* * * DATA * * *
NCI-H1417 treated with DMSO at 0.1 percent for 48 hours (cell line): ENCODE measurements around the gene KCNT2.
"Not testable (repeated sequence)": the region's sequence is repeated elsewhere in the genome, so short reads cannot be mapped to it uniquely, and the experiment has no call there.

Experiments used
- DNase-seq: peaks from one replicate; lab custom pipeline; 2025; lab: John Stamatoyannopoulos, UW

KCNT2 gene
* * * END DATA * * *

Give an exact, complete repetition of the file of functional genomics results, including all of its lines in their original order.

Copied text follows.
NCI-H1417 treated with DMSO at 0.1 percent for 48 hours (cell line): ENCODE measurements around the gene KCNT2.
"Not testable (repeated sequence)": the region's sequence is repeated elsewhere in the genome, so short reads cannot be mapped to it uniquely, and the experiment has no call there.

Experiments used
- DNase-seq: peaks from one replicate; lab custom pipeline; 2025; lab: John Stamatoyannopoulos, UW

KCNT2 gene